“We hope it doesn’t get to the point where money is cut off,” Allen said. “They serve a lot of low-income people. But the price of admission is complying with civil rights requirements.” Allen says the complaint could bring a response from HUD in a few months.

Michael Allen
Relman, Dane & Colfax
Michael Allen

Both cities have denied they are in violation of federal laws and policies. St. Paul had not been formally notified of the complaint, “so we cannot provide any substantive response other than to say racial equity is important to us in all areas, including housing and we are in compliance with the Fair Housing Act,” wrote Laura Pietan, St. Paul’s interim city attorney.

Minneapolis City Attorney Susan Segal wrote in response to a request for comment that the city has used federal funds and tax credits appropriately. She also said the city is in full compliance with fair housing laws.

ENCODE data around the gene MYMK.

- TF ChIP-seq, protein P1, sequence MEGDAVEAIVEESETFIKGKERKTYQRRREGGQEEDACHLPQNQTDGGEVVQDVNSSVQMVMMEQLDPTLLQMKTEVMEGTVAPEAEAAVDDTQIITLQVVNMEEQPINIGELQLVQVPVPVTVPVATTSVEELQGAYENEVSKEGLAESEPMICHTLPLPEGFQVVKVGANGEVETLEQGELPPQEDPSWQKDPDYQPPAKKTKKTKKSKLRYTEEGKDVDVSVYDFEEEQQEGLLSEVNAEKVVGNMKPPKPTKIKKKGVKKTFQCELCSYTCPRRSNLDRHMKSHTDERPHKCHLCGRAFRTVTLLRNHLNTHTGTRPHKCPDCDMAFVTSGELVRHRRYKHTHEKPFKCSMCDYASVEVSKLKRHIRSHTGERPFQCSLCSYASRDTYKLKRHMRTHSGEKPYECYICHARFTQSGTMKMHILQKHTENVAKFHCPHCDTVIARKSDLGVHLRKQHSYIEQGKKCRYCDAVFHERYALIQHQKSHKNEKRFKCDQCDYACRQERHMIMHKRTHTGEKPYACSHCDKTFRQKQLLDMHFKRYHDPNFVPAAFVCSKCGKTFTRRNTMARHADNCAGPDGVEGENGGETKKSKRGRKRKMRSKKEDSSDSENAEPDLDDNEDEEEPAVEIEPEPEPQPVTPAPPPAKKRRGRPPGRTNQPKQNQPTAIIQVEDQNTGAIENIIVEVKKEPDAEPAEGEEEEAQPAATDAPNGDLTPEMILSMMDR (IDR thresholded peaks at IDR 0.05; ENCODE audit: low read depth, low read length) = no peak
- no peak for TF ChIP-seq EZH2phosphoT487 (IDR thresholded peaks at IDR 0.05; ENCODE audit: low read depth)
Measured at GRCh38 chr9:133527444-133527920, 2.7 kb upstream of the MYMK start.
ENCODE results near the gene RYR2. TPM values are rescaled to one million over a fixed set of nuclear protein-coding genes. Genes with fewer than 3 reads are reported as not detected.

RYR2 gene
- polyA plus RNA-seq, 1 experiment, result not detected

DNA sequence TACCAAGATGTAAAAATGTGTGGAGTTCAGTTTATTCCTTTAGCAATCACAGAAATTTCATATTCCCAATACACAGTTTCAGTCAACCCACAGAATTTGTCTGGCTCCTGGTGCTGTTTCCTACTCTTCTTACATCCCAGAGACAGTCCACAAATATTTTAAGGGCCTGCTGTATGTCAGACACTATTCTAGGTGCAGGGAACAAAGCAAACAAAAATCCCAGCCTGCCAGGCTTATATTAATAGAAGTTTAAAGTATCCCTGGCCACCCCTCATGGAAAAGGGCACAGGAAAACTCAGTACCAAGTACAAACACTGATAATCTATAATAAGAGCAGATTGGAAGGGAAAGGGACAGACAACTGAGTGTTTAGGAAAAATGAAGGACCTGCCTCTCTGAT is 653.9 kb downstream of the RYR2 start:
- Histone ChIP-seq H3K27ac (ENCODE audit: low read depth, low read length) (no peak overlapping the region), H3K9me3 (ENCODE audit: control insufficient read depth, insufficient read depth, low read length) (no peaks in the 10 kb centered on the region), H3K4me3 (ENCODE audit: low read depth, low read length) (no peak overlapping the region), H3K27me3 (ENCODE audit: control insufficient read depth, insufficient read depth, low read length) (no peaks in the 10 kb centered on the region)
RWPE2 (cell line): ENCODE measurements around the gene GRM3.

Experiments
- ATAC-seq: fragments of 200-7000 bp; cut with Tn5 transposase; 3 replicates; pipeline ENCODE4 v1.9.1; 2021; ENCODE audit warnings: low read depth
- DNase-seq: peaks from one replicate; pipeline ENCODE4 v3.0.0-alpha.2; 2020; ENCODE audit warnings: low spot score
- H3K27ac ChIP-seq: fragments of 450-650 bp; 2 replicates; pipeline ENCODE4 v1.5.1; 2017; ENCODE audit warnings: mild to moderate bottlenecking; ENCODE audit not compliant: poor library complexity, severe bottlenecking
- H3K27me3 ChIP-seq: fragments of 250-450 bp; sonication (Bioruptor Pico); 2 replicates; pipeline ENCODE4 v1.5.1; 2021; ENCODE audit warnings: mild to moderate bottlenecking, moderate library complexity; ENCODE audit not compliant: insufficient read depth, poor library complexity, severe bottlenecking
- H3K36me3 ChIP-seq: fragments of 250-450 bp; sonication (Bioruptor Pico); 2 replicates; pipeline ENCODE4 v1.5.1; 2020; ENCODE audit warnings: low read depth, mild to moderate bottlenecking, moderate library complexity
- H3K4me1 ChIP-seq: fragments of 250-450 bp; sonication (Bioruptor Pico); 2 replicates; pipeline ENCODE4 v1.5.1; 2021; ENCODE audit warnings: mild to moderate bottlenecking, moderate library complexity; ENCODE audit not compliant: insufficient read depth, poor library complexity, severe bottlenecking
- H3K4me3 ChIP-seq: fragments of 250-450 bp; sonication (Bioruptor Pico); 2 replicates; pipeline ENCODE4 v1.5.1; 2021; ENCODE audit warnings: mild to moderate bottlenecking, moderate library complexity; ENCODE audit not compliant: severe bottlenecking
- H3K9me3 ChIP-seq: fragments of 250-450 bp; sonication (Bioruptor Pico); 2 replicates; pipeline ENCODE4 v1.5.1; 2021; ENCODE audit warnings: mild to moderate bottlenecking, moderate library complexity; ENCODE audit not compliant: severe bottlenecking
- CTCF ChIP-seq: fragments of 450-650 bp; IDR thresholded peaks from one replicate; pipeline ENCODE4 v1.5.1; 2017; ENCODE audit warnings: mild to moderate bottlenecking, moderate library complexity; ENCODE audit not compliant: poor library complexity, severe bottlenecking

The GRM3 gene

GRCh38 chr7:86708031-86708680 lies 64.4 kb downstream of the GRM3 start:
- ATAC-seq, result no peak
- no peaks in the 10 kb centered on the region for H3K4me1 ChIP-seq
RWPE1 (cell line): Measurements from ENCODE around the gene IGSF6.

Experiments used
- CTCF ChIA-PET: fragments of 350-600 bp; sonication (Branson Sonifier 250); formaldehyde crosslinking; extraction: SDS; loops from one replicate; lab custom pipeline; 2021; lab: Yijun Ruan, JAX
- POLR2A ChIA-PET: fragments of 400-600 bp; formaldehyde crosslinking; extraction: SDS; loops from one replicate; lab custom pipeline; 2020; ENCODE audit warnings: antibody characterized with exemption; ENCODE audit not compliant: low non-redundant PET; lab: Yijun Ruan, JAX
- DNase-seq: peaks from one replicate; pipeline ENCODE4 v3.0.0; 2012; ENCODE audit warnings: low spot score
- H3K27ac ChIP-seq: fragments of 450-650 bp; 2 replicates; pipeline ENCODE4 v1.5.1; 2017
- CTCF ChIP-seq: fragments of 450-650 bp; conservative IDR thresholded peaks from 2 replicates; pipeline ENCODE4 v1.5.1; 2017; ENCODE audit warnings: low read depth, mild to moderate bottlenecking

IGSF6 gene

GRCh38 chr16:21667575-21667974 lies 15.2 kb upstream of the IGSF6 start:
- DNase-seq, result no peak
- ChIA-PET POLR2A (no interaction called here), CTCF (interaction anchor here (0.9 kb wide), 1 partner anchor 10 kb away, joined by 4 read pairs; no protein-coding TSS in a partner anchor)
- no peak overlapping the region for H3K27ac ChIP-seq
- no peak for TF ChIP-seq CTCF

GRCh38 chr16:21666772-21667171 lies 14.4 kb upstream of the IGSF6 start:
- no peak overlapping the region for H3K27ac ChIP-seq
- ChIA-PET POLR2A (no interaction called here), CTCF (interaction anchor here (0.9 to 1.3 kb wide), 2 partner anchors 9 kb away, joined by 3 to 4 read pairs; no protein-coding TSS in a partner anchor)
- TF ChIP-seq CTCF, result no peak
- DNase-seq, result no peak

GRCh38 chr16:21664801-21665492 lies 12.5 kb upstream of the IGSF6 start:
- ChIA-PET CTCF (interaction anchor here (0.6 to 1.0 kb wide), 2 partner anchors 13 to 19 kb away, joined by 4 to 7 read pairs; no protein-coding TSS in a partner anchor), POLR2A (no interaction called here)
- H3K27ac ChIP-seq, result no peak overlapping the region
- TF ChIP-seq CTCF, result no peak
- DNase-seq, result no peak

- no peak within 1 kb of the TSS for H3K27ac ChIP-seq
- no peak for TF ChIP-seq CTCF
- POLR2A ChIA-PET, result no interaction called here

“The City fully supports the need for affordable housing not just in Minneapolis, but throughout the State and seeks to combat, not further, concentrations of poverty,” she wrote. “Low Income Housing Tax Credits have been used successfully by the city to diversify housing options … and to maintain and stabilize existing housing stock.” She said the city has used tax credits citywide, “not just areas of minority concentration.”

New strategy to push local agencies

Allen said last week that the complaint process is a relatively new strategy to get HUD to push change on local agencies. Federal law has long required recipients of federal housing and community development money to certify that they are following the law. For years, Allen said, local governments assumed HUD would never challenge the validity of that certification. As a result, it became easier to put housing where it would be least resisted and not draw opposition from NIMBYs, he said.

That changed when civil rights attorneys like himself began challenging the certifications. In a  challenge he brought against Westchester County in New York, Allen successfully argued that the county had falsely claimed it was meeting federal law. That led HUD to reach a settlement with the county that required it to build hundreds of low-income units in the whitest areas of the county and market them to people of color. Block grant money has been withheld when the county did not deliver on its promises.